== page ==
Mystery writers are always searching for new exotic milieus where they may reenact the ritual of X deducing that Y was killed by Z. Wherever travel agents can book a tour there have been murders solved. Nor is this quest limited to the ends of the earth. There can also be exoticism of class and profession. Vicariously, through Detective X, one can interrogate the titled rich or gossip with thieves in their own argot.

There is yet another territory the mystery writer can explore, though only a few get to it -- that of moral extremity. One night suppose that the theme of murder and its associated wickedness would automatically spark the moral imagination, but in the classic deductive mystery that rarely happens, for we are permitted to view the characters only through the eyes of the cool, clue-seeking detective or his Watson. The detective himself must evidence some moral complexity, as do Chesterton's Father Brown or Chandler's Marlowe, before the whodunit can achieve that highest and so-elusive goal of genre writing, a sense of reality, of three-dimensionality, of depth.

All this preamble by way of applauding the premise of Peter Dickinson's "One Foot in the Grave." Not only has Dickinson hit upon an exotic locale that is a natural for a mystery -- Flycatchers, a luxury home for the terminally ill -- but he's had the further inspiration of having his detective be a bona fide patient there. Retired detective superintendent Jimmy Pibble (the hero of Dickinson's five earliest books) is in sorry condition -- barely able to walk or dress himself and drifting in and out of mental focus like a faulty television set. An excellent way to complicate the deductive process, but more than that, Pibble's own relation to matters of life and death is called dramatically into queston. Pibble is discovered in the first chapter setting out to perform an auto-euthansia; instead he discovers a corpse. By the time the machineries of the mystery proper are thereby set in motion we are inside the skin of one of the most humanly believable and just plain interesting detectives since Phillip Marlowe.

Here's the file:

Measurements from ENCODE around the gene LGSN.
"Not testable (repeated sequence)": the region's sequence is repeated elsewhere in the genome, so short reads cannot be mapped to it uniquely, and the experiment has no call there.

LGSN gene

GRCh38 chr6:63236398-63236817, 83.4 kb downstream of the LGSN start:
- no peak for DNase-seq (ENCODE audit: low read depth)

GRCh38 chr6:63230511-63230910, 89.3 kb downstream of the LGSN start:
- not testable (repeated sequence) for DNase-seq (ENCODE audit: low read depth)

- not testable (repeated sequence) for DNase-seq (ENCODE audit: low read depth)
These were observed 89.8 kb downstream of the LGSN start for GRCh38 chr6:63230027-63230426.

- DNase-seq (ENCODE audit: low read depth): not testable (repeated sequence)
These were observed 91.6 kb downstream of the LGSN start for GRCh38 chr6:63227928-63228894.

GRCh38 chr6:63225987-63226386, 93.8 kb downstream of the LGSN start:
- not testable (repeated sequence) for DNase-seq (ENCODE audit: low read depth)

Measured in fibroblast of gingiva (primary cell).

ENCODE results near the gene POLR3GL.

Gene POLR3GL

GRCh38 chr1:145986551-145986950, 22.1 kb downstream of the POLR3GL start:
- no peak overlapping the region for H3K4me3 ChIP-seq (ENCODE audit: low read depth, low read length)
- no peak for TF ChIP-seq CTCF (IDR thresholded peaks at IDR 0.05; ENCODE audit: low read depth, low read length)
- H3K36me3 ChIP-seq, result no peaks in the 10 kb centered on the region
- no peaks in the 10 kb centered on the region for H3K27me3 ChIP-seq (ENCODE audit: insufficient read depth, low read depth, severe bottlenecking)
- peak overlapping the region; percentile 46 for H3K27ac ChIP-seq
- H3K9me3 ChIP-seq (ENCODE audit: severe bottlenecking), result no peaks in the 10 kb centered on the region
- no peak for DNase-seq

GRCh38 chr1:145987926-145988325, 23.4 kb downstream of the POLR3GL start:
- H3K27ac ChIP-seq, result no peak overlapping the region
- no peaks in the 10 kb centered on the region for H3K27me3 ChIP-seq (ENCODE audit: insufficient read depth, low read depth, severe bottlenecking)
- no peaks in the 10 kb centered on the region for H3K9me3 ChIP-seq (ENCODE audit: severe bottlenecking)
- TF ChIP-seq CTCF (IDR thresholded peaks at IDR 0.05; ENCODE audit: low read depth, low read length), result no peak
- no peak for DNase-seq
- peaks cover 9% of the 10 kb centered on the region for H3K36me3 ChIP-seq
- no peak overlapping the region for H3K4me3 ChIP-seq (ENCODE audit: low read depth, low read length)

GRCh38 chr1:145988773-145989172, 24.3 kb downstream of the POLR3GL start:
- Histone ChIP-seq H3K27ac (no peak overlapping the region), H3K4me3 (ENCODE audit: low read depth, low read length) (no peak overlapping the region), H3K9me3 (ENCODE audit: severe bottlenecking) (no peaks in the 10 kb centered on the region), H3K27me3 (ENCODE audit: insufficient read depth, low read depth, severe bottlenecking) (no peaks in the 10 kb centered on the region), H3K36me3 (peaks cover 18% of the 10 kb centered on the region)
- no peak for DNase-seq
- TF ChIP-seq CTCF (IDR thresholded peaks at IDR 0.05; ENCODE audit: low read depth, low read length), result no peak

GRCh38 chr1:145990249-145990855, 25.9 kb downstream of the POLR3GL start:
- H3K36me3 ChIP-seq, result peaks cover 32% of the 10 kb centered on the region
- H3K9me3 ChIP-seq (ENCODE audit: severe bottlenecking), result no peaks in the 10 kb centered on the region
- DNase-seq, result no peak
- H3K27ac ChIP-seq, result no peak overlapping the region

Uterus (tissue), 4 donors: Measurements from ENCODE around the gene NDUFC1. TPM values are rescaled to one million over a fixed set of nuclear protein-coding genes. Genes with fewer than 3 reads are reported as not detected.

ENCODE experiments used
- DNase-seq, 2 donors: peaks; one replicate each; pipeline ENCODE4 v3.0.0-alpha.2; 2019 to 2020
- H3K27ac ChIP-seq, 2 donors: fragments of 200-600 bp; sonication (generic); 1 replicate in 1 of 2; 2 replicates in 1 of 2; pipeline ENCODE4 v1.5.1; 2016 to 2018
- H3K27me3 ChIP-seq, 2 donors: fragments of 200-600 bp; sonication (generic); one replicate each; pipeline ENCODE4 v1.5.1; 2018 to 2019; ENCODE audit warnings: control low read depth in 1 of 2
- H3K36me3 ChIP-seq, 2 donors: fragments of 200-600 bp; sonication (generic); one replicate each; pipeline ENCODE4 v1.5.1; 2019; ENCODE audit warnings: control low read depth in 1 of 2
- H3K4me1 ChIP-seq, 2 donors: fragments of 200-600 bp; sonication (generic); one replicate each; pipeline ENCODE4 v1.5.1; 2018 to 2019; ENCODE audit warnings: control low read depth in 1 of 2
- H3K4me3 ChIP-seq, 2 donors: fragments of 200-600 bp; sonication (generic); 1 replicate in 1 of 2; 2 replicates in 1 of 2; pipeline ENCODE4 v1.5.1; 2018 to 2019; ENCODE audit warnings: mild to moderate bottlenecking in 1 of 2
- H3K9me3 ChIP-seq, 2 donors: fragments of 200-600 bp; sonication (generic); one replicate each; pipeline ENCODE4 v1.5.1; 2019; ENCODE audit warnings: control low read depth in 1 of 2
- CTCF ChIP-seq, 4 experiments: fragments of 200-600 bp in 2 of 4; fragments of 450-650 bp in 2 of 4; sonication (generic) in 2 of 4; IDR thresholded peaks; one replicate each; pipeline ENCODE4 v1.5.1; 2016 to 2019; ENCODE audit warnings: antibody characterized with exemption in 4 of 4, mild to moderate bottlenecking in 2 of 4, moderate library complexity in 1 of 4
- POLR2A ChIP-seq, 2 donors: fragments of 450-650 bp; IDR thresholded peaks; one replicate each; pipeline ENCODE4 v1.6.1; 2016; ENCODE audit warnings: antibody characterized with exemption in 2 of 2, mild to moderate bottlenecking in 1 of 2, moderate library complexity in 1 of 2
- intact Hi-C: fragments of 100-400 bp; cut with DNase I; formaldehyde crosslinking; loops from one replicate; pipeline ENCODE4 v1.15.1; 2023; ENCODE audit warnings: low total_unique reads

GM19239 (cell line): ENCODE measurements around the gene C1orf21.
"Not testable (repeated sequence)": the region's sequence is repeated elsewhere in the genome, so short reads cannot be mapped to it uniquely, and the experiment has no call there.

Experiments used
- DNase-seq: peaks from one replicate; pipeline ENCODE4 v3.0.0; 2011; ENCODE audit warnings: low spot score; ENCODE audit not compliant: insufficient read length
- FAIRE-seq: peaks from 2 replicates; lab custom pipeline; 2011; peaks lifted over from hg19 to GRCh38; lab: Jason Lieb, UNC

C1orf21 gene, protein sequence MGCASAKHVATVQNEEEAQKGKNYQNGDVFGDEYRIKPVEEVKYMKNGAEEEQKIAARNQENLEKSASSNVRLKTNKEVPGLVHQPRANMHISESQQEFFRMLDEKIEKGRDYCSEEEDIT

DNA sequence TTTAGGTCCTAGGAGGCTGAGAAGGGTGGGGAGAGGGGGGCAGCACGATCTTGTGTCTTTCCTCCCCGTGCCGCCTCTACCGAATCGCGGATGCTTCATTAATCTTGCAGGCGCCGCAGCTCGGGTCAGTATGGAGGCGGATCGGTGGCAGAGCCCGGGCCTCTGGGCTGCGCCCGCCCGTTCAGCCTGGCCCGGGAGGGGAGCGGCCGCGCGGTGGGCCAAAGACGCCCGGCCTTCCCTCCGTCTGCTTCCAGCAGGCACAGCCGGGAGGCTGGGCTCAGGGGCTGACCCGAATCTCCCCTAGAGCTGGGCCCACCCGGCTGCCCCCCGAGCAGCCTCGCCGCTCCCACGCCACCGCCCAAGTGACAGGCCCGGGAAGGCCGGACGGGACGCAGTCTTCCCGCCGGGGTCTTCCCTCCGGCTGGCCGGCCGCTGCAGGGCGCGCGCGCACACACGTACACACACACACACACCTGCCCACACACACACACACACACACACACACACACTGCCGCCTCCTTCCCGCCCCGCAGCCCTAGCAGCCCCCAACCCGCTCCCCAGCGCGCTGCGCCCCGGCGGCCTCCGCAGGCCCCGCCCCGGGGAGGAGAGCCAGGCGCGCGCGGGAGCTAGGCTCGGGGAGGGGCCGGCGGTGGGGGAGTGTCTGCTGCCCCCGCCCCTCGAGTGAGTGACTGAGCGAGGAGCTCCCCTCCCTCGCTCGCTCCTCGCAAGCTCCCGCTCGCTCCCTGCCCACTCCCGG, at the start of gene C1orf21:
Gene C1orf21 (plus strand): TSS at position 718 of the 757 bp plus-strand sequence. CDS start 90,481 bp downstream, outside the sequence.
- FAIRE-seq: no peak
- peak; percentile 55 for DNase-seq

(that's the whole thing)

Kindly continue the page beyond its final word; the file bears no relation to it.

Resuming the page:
The cast of characters is slim: the staff of the nursing home, a gangster in hiding, a comic grande dame, another gangster, and the police. The mystery itself is slim in proportion, and its solution rather strains credibility, especially for readers who may take exception to a denouement that relies heavily on the lore of hypnotic power. Readers who boggle at The Moonstone will surely boggle here too, but the book remains a delight for all that. As in most other good mysteries the plot is no more than the thread needed to string together the hero's successive encounters with the spectrum of people around him.

Though these characters are few, they are choice, and keenly observed. Dickinson's tone ranges from the tape cassette realism of George Higgins to the droll exaggerations of Wodehouse, and at neither end of that range does he hit any wrong notes.

Readers like myself who are only now discovering Peter Dickinson will find that the greatest bounty of this book is the "by the same author" list of other titles. My instinct tells me that Dickinson is one of those blessed writers whose every novel is a certain source of pleasure, something to be hoarded against the day that you require an absolute assurance of being intelligently entertained.